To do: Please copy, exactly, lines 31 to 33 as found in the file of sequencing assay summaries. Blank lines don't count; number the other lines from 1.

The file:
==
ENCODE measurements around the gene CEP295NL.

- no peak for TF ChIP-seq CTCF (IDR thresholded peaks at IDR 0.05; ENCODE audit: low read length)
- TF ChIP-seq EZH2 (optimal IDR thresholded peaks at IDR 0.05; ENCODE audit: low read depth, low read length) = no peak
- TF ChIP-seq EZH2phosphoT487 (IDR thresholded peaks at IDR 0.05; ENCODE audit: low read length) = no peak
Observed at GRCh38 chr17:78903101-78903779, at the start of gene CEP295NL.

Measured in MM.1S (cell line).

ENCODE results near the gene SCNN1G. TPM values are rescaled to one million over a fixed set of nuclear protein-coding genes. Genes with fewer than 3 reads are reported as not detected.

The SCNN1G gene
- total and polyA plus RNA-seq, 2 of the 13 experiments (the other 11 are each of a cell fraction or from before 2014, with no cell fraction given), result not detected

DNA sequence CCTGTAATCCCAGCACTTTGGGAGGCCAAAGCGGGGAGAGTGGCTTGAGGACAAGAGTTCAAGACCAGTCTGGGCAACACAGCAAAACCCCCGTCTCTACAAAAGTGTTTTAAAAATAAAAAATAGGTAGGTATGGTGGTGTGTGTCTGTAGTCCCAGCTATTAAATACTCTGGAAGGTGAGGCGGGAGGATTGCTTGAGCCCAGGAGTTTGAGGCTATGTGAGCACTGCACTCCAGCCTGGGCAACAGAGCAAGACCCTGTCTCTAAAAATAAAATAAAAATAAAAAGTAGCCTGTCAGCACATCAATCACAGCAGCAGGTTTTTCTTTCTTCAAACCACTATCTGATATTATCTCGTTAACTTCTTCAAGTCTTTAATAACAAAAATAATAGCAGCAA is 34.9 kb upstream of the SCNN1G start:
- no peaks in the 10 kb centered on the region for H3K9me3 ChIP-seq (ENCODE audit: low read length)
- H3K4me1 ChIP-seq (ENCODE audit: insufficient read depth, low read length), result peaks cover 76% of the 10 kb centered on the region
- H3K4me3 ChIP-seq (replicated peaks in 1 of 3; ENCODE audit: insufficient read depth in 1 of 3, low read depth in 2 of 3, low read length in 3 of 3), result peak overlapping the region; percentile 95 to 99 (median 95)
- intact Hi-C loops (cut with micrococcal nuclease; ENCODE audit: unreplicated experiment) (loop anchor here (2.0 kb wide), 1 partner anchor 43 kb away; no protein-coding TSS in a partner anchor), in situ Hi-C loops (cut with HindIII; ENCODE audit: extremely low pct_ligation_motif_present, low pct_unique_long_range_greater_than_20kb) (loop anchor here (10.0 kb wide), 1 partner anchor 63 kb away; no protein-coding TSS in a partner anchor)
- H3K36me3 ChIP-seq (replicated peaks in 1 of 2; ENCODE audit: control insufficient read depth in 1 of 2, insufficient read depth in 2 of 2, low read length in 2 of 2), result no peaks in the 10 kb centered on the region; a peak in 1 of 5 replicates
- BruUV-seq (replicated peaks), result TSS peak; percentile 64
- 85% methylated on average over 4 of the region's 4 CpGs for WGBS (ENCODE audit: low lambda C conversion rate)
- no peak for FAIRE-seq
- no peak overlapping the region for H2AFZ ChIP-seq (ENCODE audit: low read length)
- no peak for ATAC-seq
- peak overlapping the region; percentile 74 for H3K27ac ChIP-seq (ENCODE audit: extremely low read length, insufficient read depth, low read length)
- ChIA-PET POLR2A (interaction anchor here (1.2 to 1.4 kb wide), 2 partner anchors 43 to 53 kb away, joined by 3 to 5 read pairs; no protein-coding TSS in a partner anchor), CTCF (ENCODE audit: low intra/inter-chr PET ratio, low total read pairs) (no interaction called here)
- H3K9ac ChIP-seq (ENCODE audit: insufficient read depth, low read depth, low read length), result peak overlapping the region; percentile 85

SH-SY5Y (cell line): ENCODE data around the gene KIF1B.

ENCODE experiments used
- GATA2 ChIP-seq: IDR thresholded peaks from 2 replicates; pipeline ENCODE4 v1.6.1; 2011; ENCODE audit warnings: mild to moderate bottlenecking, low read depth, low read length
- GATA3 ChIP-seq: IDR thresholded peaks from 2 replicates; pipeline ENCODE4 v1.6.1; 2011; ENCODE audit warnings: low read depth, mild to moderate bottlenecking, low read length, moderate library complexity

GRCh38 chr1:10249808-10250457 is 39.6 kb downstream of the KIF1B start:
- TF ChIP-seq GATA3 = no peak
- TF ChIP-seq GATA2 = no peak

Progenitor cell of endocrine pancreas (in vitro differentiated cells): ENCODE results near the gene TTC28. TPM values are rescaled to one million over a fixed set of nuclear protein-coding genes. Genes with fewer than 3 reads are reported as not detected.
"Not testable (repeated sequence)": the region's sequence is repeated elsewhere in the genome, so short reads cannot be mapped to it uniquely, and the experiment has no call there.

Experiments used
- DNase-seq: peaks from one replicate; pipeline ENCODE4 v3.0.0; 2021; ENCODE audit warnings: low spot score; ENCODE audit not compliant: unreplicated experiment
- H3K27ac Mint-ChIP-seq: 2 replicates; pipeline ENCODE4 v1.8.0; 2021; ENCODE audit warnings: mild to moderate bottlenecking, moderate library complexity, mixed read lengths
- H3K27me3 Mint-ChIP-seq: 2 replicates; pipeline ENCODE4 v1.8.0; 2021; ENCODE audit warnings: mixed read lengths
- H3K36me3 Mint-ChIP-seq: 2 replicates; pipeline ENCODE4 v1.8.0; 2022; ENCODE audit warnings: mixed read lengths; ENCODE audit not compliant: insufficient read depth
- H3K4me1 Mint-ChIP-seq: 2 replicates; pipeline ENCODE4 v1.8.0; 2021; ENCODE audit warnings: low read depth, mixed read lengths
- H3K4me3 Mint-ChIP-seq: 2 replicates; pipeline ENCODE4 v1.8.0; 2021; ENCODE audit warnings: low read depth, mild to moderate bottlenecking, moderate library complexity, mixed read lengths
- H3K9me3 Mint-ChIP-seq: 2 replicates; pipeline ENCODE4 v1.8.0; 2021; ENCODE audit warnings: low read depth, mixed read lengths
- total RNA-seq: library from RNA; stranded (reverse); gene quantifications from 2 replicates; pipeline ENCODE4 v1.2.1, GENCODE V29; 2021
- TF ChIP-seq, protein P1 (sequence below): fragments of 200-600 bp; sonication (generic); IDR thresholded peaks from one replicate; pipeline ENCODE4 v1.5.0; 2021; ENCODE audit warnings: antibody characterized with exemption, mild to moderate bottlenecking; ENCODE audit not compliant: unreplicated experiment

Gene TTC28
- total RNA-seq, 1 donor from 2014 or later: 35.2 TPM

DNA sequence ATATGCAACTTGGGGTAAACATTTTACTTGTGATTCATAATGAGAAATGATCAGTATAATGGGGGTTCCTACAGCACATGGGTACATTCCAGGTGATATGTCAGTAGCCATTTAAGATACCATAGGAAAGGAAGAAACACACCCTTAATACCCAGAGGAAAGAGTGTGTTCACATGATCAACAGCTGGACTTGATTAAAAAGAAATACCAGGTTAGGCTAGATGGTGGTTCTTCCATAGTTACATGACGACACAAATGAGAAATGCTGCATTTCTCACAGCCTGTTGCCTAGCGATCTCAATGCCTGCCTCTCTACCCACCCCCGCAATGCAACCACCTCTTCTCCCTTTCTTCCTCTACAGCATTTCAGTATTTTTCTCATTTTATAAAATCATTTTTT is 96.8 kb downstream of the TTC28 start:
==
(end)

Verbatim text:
Progenitor cell of endocrine pancreas (in vitro differentiated cells): ENCODE results near the gene TTC28. TPM values are rescaled to one million over a fixed set of nuclear protein-coding genes. Genes with fewer than 3 reads are reported as not detected.
"Not testable (repeated sequence)": the region's sequence is repeated elsewhere in the genome, so short reads cannot be mapped to it uniquely, and the experiment has no call there.

Experiments used